We took a trip to visit my dad so he could see his granddaughter, though the whole thing was of course only a cover in order for me to shoot some portraits with new subjects.
This trip was also something of an extended field test for my recently acquired Lastolite triflip; I used the triflip in all the shots I took, one way or the other, and learned more of what can be done with it and what kind of light it produces. I did bring an umbrella as well that got used in one shot but that was only because I couldn’t get the triflip in the right position since I didn’t have a small giant with me to hold it for me (the umbrella was on a small stand that I brought because I pretty much knew that was going to happen). Other than that is was the triflip all the way.
The reason I limited myself to one light modifier was that I’m always looking for ways to be more portable in order to be able to travel with minimum gear that will still get me good results. For that purpose the triflip is a really great fit, it’s probably the best traveling companion I’ve found so far and it will come with me whenever I think there might be an opportunity to round up a model or two. So, let’s see what this modifier can do.
First of all, check out the large version of the shot above so you can see how the light works with the subject’s, in this case my dad’s, face. Ever since we decided to visit my dad I’ve been wanting to try this light on him and, I have to say, it turned out to be the perfect light for his face. What we have here is a trigrip just out of frame and at a pretty flat angle, not entirely horizontal, maybe a 30 degree tilt or so. The flash is a LP160 with some CTO gel on it. Because the trigrip is a fairly big light source the light has a soft quality to it. At the same time the angle means we’ll get a bit of an attitude from our soft light, a toughness to it, if you will (notice the shadows above the eyes). I love the way it brings out all the lines in his face, it feels just right for him.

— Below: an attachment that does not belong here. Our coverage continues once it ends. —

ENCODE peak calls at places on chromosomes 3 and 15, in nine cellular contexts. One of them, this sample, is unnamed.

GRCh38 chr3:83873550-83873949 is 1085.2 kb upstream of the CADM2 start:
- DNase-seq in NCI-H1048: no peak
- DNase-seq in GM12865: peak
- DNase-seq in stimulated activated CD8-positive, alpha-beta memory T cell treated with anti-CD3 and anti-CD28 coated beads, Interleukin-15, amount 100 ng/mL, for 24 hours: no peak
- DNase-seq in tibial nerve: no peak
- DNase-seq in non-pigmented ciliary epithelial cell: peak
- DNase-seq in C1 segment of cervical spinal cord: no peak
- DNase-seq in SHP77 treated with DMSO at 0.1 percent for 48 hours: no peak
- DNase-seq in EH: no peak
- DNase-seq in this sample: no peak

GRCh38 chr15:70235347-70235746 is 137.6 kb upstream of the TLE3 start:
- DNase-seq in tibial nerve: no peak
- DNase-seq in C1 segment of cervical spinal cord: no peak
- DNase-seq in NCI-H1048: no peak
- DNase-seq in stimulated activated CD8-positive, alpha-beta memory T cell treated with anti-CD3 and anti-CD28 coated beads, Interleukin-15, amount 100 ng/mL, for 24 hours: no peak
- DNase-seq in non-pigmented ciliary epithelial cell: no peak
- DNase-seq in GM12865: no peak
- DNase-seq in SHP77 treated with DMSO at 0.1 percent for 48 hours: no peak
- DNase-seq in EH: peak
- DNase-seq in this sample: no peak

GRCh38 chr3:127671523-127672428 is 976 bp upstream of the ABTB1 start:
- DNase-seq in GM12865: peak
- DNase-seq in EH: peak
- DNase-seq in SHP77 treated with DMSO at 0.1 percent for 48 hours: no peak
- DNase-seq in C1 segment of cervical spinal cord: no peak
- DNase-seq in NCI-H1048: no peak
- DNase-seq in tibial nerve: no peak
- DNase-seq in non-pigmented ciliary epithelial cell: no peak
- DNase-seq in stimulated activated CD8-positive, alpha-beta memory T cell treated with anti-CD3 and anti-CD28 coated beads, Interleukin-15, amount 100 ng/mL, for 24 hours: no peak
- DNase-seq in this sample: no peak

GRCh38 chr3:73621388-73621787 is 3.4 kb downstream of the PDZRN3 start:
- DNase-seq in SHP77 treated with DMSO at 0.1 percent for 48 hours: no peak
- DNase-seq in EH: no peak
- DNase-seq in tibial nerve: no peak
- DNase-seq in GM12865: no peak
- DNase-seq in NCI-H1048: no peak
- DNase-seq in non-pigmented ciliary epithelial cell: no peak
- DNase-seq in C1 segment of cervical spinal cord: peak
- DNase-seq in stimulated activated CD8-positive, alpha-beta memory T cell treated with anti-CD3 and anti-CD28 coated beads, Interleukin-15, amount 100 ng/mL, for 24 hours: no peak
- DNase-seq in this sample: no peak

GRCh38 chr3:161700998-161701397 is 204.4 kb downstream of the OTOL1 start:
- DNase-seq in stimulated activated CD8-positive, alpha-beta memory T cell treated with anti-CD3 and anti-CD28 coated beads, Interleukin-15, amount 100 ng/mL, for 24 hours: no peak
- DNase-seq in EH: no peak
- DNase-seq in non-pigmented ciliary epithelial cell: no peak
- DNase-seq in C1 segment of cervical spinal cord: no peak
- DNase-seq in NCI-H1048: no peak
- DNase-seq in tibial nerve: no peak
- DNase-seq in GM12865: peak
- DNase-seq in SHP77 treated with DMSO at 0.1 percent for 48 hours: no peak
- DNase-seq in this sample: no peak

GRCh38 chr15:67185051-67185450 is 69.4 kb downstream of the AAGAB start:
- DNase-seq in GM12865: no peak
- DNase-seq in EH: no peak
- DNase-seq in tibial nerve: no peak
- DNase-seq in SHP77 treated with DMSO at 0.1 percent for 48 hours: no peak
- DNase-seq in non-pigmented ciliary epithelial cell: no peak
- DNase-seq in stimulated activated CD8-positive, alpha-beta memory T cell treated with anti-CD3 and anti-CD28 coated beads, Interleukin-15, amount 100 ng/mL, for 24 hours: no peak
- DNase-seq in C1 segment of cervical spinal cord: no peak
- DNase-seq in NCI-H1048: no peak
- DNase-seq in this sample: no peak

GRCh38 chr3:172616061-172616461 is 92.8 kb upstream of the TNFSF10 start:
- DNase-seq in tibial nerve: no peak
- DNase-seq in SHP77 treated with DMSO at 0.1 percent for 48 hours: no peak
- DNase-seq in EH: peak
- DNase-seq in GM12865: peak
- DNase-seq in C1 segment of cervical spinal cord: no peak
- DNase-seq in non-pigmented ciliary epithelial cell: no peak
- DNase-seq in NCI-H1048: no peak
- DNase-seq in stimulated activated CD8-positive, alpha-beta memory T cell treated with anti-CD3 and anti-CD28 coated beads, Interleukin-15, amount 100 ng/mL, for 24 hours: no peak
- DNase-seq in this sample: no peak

I had been hoping to shoot this at sunset but, if you look at the sky, that just wasn’t going to happen. Luckily I decided to shoot when I did because a bit later the rain was pouring down. The weather and time when it was shot meant that the background is a bit flatter than I would have wanted but I guess it’s still better than not getting the shot at all. The ambient is underexposed a bit and I’ve taken down the sky even more in post to give it more drama – a washed out grey is not the best background to work with.
Another thing that could have been improved is the composition, in particular I would have liked to include more of the car by having it a bit farther back. However, I didn’t want to move too far back myself since I was trying to avoid the trees to the left (there’s also a house just out of frame there) and some flowers that were cluttering up the foreground to the right. The option to back the car out into the field wasn’t really on the table. Overall this is a shot I’m very happy with though and it’s exactly the kind of thing I want to shoot – real people with a story to tell.
We tried a few other things as well and got this second shot with a more dramatic look. The first one is still my favourite because it focuses on the character of the subject while letting the rest of the scene take a back seat (see what I did there?), but this shot also works. The trigrip is still acting as key light and you can even see the VAL holding it up in the reflection of the car. I also threw in a rim light that adds just a touch more drama. There wasn’t a good place to put the rim light and I didn’t have any more stands so it’s very close to the ground and barely making its way over the car.
I have another couple of shots that I want to show you from this trip but we’ll take one at the time. The conclusion of this first part is that a trigrip (or triflip) is a good investment if you like to travel at all with your gear. It certainly didn’t disappoint and in this instance it gave me the perfect light to match my subject. That’s an important, and very difficult, lesson to learn. Not every face can handle every kind of light. For instance, I wouldn’t light my wife like this, she needs a different kind of light. Different doesn’t always mean a different modifier either – by changing the position of the light you can completely change the character of it as it hits your subject. More on that at another time.